Being president of the United States must fill a person with a certain level of confidence. Winning reelection despite miserable economic conditions could only add to that level. But has there ever been a president in the history of this country as arrogant as Barack Obama? Not only does he never miss an opportunity to inject his image into historical events, but now he’s even adding himself to historical descriptions of other presidents.
Back in August, I wrote on the passing of the first man to step foot on the moon, Neil Armstrong. As a “tribute” to Armstrong, Obama posted a picture of himself gazing up at the moon. When the focus should have been on Armstrong’s family and friends and a nation who was appreciative of his accomplishments, Obama made it about himself.
Fast forward to last week, which marked the 57th anniversary of Rosa Parks’ daring stand against discrimination when she refused to give up her seat on a bus. How does Barack Obama honor such an event? Again… with a picture of himself on the Rosa Parks bus. No one else is in the picture. What our president is saying, and what he’s made clear from his actions too, is that it’s all about him. Yes, he’s the president, but give me a break!
But that’s not all. On the White House web site there is a collection of presidential biographies, and those have now been altered to include comments about Barack Obama. As reported at examiner.com, “the White House administration is under fire for adding ‘Did you know?’ footnotes to the end of the official presidential biographies going all the way back to Calvin Coolidge in an effort to promote Obama’s policies.”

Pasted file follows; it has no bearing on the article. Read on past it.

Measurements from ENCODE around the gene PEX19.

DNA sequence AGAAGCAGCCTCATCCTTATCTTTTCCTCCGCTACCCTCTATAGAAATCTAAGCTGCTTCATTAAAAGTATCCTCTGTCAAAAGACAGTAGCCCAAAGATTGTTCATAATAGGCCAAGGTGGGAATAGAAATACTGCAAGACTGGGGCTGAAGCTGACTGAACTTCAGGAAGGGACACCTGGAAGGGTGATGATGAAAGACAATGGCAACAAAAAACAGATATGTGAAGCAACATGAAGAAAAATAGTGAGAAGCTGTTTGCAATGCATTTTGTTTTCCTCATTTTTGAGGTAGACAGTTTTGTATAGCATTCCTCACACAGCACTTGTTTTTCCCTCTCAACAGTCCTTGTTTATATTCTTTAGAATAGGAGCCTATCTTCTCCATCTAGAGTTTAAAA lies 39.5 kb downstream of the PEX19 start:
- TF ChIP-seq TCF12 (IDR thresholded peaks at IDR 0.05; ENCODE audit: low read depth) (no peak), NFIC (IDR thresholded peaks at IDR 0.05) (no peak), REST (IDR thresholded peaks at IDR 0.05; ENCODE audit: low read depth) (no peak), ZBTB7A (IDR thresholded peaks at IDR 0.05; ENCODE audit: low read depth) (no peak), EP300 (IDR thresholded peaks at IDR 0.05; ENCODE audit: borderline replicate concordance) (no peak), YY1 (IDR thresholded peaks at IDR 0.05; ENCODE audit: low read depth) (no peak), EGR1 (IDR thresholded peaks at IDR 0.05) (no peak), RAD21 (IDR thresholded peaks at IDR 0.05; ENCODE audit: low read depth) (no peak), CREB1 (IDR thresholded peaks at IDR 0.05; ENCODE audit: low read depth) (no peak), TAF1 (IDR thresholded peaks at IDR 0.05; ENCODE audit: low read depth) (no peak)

The additions were first noticed by Rory Cooper, Communications Director at The Heritage Foundation, while searching for information about Calvin Coolidge. He unexpectedly stumbled upon an unusual footnote comparing Coolidge’s first public radio address to Obama’s use of social media technology.
As Rory Cooper noted on Twitter, Obama’s White House is taking nonpartisan pages and turning them into petty promotions. Here are just a few examples:
* Franklin D. Roosevelt — On August 14, 1935, President Roosevelt signed the Social Security Act. Today the Obama Administration continues to protect seniors and ensure Social Security will be there for future generations.
* Richard M. Nixon — In 1973, Richard Nixon created The President’s Export Council, which was expanded and reconstituted under President Jimmy Carter in 1979. Today the PEC continues to work towards reaching President Obama’s goal of doubling the nation’s exports by 2014’s end.
And yes, even Ronald Reagan’s biography ends up with a pitch for Obama:
* Ronald Reagan — President Reagan designated Martin Luther King Jr. Day a national holiday; today the Obama Administration honors this tradition, with the First and Second Families participating in service projects on this day. In a June 28, 1985 speech Reagan called for a fairer tax code, one where a multi-millionaire did not have a lower tax rate than his secretary. Today, President Obama is calling for the same with the Buffett Rule.
Of course, as Philip Klein notes in the Washington Examiner, the Reagan speech was taken completely out of context in order to support the left wing agenda of taxing the rich even more.
To start, Reagan was talking about simplifying the tax code, whereas Obama’s Buffett Rule would add another layer of complexity. Reagan was arguing for allowing people to keep more of their own money and reduce the burden of government. By contrast, Obama is arguing for instituting the Buffett Rule so that more money is available to pay for government programs.
It’s simply arrogance run amok. Obama is right, and everyone else is wrong. That’s why when Obama talks about “putting politics aside” and “doing what’s best for the country,” what he really means is “it’s my way or the highway.”